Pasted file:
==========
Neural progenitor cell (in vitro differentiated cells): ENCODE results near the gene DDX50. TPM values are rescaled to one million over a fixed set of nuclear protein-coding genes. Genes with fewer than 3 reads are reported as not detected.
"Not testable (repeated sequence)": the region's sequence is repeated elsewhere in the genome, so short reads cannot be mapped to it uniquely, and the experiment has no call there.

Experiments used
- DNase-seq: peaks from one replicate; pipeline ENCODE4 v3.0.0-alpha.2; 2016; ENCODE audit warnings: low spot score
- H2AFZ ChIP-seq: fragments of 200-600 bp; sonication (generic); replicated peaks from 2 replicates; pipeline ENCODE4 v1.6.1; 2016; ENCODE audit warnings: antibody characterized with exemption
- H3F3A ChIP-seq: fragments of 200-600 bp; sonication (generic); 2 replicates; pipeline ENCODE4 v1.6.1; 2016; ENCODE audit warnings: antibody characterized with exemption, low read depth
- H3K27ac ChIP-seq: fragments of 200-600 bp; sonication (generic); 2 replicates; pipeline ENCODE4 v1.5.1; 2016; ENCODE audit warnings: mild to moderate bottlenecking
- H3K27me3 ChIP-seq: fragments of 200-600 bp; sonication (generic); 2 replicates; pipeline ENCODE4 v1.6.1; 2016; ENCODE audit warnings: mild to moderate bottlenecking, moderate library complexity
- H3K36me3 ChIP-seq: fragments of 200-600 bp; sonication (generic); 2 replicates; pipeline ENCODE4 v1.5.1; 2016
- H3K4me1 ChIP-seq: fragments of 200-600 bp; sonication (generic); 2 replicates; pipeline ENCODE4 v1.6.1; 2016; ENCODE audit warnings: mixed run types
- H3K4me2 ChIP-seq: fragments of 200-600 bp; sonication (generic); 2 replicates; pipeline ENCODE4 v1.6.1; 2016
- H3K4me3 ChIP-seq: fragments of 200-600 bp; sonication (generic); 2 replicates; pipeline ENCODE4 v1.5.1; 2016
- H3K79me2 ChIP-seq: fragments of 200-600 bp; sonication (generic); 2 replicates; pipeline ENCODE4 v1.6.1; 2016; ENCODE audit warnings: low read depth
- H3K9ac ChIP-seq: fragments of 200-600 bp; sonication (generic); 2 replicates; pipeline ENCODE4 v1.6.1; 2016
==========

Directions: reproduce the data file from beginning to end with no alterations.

Neural progenitor cell (in vitro differentiated cells): ENCODE results near the gene DDX50. TPM values are rescaled to one million over a fixed set of nuclear protein-coding genes. Genes with fewer than 3 reads are reported as not detected.
"Not testable (repeated sequence)": the region's sequence is repeated elsewhere in the genome, so short reads cannot be mapped to it uniquely, and the experiment has no call there.

Experiments used
- DNase-seq: peaks from one replicate; pipeline ENCODE4 v3.0.0-alpha.2; 2016; ENCODE audit warnings: low spot score
- H2AFZ ChIP-seq: fragments of 200-600 bp; sonication (generic); replicated peaks from 2 replicates; pipeline ENCODE4 v1.6.1; 2016; ENCODE audit warnings: antibody characterized with exemption
- H3F3A ChIP-seq: fragments of 200-600 bp; sonication (generic); 2 replicates; pipeline ENCODE4 v1.6.1; 2016; ENCODE audit warnings: antibody characterized with exemption, low read depth
- H3K27ac ChIP-seq: fragments of 200-600 bp; sonication (generic); 2 replicates; pipeline ENCODE4 v1.5.1; 2016; ENCODE audit warnings: mild to moderate bottlenecking
- H3K27me3 ChIP-seq: fragments of 200-600 bp; sonication (generic); 2 replicates; pipeline ENCODE4 v1.6.1; 2016; ENCODE audit warnings: mild to moderate bottlenecking, moderate library complexity
- H3K36me3 ChIP-seq: fragments of 200-600 bp; sonication (generic); 2 replicates; pipeline ENCODE4 v1.5.1; 2016
- H3K4me1 ChIP-seq: fragments of 200-600 bp; sonication (generic); 2 replicates; pipeline ENCODE4 v1.6.1; 2016; ENCODE audit warnings: mixed run types
- H3K4me2 ChIP-seq: fragments of 200-600 bp; sonication (generic); 2 replicates; pipeline ENCODE4 v1.6.1; 2016
- H3K4me3 ChIP-seq: fragments of 200-600 bp; sonication (generic); 2 replicates; pipeline ENCODE4 v1.5.1; 2016
- H3K79me2 ChIP-seq: fragments of 200-600 bp; sonication (generic); 2 replicates; pipeline ENCODE4 v1.6.1; 2016; ENCODE audit warnings: low read depth
- H3K9ac ChIP-seq: fragments of 200-600 bp; sonication (generic); 2 replicates; pipeline ENCODE4 v1.6.1; 2016